By Paul Abraham of www.headingonwards.com
The days – sometimes weeks before the start of a new year – our minds are being pulled between looking forward to possible excesses over the festive period.
This could be an excess of food, drink or just an excess of laying on the sofa in your pj’s to making resolutions to become fitter, healthier, calmer or learning a new skill such as nuclear physics or a lost language from darkest Peru.
Most people often centre their resolutions around kicking bad habits. Whether it’s smoking, drinking, or not eating right, stopping unhealthy behaviors makes up the bulk of people’s New Year’s resolutions.
But we often underestimate how long it takes to kick a bad habit. Experts say it is about three weeks. We also often forget that when you stop doing something ‘bad,’ you need to replace it with something ‘good.’ But, again, some research say it can take an average of 66 days before a new habit becomes, well, habitual.
Many people become discouraged and give up long before putting the necessary time and effort in, but this is due to making a “big” resolution such as: “I want to lose 14lbs by the end of January”.
However, making small changes to your lifestyle – eg reducing the number of chocolate biscuits with your mid-morning coffee – can help you lose weight without putting yourself under extreme pressure.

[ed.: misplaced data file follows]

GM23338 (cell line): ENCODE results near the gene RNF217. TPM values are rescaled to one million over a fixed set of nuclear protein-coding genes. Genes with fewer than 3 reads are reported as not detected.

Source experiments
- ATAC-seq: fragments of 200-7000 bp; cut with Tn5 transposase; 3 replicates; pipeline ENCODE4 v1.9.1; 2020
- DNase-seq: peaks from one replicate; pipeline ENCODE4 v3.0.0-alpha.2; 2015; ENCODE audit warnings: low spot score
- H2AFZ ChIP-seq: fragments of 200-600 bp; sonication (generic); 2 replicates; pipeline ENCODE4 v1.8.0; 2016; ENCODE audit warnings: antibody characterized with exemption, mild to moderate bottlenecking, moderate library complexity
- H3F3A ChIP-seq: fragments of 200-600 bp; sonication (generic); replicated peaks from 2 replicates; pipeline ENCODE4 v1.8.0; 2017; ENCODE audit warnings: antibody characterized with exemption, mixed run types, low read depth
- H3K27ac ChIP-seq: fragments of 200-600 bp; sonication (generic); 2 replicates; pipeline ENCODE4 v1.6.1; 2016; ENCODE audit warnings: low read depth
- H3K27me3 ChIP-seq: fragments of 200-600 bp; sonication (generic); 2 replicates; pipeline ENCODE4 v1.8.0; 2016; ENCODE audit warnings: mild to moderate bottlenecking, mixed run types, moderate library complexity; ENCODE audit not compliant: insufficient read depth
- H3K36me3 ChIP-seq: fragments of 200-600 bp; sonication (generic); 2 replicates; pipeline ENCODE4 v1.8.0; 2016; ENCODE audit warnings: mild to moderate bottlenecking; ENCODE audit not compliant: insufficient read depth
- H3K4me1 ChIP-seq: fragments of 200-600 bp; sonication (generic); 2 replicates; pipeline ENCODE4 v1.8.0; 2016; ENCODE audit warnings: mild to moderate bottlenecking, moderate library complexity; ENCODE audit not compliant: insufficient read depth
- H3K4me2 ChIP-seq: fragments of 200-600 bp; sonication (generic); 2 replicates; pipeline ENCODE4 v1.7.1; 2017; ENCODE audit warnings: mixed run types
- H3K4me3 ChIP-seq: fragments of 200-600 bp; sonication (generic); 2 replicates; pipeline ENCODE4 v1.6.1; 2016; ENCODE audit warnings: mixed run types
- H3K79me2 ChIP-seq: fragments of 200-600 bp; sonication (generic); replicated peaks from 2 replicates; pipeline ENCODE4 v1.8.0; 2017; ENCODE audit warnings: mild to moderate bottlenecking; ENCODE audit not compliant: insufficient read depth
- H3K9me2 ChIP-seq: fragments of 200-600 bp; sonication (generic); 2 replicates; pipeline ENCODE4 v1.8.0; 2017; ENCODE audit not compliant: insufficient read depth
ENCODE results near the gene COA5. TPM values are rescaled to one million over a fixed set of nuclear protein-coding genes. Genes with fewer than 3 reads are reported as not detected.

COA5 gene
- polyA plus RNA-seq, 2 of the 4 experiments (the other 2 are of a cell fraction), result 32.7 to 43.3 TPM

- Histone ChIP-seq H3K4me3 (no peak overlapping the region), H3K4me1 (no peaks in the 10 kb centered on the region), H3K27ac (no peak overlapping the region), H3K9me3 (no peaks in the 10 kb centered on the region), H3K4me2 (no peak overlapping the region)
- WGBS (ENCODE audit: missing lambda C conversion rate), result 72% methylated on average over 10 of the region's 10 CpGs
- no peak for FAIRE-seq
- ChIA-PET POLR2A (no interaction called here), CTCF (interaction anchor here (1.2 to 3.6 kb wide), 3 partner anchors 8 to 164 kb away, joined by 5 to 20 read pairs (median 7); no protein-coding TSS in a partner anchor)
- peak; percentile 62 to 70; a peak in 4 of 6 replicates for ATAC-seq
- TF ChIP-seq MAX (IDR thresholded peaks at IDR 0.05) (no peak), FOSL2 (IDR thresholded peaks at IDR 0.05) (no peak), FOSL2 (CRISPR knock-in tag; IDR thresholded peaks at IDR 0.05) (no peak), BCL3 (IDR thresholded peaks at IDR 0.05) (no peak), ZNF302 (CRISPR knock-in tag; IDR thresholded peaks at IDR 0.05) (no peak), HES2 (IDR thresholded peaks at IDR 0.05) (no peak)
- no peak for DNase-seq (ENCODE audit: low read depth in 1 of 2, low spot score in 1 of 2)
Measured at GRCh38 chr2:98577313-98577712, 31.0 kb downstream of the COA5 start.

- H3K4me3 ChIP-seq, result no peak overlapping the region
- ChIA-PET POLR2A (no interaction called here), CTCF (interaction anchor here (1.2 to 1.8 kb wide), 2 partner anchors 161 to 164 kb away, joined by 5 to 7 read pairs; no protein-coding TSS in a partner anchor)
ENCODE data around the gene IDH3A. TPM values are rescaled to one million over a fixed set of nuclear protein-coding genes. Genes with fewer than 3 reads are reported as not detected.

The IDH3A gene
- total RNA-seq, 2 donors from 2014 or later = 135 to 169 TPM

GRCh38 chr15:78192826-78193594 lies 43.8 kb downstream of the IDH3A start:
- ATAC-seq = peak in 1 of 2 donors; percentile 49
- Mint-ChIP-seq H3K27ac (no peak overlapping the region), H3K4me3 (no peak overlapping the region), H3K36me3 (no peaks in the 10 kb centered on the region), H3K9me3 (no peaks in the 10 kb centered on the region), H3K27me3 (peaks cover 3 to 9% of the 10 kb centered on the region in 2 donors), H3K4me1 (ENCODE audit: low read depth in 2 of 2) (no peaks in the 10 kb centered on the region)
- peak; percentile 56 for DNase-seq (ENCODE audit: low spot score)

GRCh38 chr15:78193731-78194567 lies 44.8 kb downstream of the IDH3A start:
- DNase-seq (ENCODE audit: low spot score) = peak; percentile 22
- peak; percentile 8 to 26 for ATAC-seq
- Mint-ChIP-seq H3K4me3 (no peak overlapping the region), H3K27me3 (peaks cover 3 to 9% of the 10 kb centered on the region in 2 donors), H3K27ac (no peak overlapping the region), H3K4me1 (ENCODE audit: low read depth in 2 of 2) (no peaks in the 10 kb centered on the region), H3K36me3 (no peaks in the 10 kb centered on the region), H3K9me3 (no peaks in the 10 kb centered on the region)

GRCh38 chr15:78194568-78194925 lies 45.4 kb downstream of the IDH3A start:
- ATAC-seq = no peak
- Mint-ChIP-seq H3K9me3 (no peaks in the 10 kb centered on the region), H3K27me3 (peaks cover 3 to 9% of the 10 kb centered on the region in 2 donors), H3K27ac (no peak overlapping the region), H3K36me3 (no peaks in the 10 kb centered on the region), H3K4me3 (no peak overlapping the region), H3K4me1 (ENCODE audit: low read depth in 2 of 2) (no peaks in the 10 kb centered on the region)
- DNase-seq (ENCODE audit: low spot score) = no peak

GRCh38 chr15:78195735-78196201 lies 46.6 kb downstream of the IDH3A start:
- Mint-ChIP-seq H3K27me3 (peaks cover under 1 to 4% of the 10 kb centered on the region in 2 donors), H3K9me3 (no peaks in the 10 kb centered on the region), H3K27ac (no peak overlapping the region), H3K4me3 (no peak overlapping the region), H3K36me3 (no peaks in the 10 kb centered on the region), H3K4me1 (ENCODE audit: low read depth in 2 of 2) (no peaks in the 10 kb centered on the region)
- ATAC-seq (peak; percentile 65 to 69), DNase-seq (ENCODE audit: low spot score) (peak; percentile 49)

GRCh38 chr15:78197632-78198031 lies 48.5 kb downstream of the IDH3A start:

Resolution enthusiasts often make long lists of rather all-encompassing behaviours they want to change, like losing weight rather than gaining it, or saving money rather than spending it.
Many of these goals require serious and sustained effort. So start by picking only one thing you would like to change/start and then dedicating all your efforts to achieve it, starting from scratch.
If your goal is to cut back on caffeine, promising yourself you will “never drink coffee or energy drinks ever again”. is an extreme statement. This method is called ‘cold turkey,’ and it involves abruptly ceasing a habit.
While it can be the most effective tactic for some, scaling back slowly and gradually works much better for many. So rid yourself of the notion that it should be all or nothing. You can start by reducing your cups of coffee by one per day and then by two a day.
Short-term daily or weekly goals tend to be more successful because you feel rewarded regularly and motivated to keep moving toward that next achievement.
And then one day, you’ve accomplished something big, without even noticing how you got there.